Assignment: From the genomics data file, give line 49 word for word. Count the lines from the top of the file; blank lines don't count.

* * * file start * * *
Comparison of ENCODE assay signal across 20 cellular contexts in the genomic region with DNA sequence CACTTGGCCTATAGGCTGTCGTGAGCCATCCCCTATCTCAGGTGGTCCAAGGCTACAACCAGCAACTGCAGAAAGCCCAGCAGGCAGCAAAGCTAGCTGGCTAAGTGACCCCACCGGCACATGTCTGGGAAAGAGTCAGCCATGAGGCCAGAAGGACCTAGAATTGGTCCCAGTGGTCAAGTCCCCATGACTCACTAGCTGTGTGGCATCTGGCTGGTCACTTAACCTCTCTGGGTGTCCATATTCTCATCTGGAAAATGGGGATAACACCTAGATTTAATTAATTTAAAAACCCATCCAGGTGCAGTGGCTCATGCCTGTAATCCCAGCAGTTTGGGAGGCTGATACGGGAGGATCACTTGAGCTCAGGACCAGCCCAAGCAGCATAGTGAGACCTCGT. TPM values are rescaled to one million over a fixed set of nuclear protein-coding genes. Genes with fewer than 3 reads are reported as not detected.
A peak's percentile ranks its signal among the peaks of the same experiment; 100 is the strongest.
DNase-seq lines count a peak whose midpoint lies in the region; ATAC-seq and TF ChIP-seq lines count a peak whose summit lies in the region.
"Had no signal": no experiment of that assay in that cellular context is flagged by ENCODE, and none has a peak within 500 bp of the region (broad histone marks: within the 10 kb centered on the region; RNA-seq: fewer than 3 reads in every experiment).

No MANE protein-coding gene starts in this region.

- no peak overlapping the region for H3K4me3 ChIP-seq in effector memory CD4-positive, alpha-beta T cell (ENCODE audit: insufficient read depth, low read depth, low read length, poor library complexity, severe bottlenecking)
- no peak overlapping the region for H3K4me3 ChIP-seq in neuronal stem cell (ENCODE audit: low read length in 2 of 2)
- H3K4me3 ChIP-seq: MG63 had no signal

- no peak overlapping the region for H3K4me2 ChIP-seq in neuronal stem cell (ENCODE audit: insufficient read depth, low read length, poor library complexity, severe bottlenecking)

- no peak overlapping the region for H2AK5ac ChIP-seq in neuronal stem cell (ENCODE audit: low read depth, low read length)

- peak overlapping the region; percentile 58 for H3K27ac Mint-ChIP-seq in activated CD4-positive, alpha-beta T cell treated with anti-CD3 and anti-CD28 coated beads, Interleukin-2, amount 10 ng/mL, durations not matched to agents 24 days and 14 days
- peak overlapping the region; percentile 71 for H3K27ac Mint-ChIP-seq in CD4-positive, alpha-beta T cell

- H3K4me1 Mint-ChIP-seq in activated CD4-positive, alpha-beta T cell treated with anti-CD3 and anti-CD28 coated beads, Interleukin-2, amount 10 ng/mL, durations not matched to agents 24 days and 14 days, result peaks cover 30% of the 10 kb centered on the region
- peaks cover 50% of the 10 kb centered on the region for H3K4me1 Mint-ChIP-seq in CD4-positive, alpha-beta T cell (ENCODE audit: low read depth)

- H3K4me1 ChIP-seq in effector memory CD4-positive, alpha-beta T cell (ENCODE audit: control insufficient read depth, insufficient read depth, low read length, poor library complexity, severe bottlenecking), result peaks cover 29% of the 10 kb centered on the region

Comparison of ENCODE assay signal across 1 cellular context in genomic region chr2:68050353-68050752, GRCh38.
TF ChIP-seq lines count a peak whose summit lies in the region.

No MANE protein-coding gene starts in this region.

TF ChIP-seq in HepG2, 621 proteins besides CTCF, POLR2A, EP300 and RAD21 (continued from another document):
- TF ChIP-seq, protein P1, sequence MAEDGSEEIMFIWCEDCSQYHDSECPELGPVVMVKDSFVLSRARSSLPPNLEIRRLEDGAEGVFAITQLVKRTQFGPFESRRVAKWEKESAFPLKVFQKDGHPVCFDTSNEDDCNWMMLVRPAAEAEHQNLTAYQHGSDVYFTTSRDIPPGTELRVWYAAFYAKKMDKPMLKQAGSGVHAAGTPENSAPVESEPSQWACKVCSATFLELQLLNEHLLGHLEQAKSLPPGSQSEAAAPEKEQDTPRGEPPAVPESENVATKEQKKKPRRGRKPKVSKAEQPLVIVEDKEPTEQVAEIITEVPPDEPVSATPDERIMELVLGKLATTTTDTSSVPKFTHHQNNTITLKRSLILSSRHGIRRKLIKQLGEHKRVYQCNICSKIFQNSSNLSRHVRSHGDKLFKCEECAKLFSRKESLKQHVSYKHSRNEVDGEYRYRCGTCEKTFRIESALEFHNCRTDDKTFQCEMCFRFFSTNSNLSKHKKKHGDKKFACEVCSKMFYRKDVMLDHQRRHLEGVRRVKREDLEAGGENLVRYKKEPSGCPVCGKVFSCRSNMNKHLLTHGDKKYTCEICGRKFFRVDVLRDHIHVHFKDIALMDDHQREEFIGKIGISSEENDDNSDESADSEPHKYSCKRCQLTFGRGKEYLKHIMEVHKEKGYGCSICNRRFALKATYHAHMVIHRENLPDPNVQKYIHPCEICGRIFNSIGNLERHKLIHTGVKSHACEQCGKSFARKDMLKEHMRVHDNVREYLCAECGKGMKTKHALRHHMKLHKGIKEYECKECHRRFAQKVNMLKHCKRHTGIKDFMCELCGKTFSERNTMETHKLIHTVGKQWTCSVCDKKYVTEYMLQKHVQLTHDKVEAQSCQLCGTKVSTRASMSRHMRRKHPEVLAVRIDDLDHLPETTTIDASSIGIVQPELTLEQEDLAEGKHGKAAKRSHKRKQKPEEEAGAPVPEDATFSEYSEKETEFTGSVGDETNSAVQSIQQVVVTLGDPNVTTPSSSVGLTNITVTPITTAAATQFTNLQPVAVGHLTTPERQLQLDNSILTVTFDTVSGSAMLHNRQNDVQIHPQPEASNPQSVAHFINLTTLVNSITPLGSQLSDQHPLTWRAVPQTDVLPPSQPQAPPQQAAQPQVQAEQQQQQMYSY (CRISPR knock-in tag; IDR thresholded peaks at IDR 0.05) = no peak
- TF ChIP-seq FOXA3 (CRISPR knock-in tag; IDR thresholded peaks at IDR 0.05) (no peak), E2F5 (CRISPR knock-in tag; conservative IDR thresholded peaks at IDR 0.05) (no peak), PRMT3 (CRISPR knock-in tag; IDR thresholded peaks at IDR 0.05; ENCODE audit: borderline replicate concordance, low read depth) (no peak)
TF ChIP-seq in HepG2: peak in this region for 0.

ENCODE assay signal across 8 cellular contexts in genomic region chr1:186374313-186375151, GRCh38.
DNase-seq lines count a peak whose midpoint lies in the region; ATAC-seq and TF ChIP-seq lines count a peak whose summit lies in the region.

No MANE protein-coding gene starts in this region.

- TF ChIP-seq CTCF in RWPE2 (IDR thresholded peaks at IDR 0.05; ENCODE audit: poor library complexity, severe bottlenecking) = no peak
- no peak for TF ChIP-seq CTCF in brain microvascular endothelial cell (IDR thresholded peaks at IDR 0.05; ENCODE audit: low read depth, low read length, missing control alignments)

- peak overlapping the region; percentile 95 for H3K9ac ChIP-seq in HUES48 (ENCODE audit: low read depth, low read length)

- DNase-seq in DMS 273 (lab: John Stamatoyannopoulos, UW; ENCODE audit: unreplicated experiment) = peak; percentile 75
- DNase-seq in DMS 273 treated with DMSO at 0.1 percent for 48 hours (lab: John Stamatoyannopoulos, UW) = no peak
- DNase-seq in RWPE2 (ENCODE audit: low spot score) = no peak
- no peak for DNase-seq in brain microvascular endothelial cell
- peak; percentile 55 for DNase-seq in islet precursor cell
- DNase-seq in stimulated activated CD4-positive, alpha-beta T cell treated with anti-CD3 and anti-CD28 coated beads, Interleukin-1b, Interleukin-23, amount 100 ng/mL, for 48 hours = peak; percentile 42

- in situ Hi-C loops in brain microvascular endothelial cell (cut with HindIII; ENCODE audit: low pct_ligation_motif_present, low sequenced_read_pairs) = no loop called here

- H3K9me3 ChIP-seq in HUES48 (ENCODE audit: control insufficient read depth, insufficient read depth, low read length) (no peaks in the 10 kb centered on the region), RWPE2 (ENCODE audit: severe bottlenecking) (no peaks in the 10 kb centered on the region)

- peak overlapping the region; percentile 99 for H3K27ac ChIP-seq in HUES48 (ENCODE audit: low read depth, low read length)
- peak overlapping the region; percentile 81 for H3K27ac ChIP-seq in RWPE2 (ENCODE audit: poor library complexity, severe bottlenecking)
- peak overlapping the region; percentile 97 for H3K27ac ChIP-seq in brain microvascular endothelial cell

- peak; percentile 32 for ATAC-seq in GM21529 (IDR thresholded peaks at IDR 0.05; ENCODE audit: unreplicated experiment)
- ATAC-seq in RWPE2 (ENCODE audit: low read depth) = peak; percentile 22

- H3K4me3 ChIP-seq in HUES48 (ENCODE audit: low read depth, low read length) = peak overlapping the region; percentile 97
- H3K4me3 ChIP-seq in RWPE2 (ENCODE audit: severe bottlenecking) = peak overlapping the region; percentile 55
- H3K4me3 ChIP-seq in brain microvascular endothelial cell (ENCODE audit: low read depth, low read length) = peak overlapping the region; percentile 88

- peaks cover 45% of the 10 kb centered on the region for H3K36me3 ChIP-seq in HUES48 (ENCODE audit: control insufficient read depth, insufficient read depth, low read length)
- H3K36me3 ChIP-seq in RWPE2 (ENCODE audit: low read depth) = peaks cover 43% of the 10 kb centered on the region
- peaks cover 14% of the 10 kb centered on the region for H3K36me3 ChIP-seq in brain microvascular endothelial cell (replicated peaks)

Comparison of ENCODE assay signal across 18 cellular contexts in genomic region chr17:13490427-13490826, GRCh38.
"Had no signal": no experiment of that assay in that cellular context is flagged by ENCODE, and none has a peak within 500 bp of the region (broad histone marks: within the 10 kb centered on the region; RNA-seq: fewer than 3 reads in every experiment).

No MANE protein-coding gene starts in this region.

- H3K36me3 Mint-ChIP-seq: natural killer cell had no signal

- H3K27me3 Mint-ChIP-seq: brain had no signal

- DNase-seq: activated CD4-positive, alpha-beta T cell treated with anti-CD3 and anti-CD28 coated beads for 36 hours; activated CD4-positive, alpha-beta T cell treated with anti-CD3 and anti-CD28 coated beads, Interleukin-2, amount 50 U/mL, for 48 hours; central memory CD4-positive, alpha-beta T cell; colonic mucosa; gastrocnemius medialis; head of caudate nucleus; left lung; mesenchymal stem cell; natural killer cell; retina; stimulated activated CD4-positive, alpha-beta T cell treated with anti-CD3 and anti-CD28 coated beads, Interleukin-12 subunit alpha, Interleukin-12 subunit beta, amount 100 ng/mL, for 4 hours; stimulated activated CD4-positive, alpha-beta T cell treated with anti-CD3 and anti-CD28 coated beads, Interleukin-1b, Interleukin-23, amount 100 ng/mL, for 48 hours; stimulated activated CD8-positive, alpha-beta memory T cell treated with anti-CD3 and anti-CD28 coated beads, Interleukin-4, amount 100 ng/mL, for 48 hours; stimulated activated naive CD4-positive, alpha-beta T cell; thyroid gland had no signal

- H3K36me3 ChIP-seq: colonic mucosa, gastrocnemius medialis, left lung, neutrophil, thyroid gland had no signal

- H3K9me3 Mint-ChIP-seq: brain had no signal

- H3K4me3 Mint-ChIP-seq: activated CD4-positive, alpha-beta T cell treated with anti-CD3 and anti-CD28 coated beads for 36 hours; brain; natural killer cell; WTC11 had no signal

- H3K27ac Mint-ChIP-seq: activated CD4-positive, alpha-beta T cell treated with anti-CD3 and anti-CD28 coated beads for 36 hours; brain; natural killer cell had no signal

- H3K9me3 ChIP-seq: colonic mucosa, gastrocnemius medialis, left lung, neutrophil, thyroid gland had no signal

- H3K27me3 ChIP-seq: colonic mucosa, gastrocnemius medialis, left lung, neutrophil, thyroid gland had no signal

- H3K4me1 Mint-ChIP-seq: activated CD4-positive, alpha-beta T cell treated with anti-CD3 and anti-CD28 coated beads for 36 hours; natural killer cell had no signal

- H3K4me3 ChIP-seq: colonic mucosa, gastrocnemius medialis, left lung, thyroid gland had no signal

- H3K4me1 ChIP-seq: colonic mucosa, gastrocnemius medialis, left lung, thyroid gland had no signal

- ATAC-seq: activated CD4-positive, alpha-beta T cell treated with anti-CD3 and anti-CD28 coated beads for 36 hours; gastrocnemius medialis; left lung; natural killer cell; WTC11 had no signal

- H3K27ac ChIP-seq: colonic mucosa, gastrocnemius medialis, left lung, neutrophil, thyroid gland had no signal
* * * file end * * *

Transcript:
"Had no signal": no experiment of that assay in that cellular context is flagged by ENCODE, and none has a peak within 500 bp of the region (broad histone marks: within the 10 kb centered on the region; RNA-seq: fewer than 3 reads in every experiment).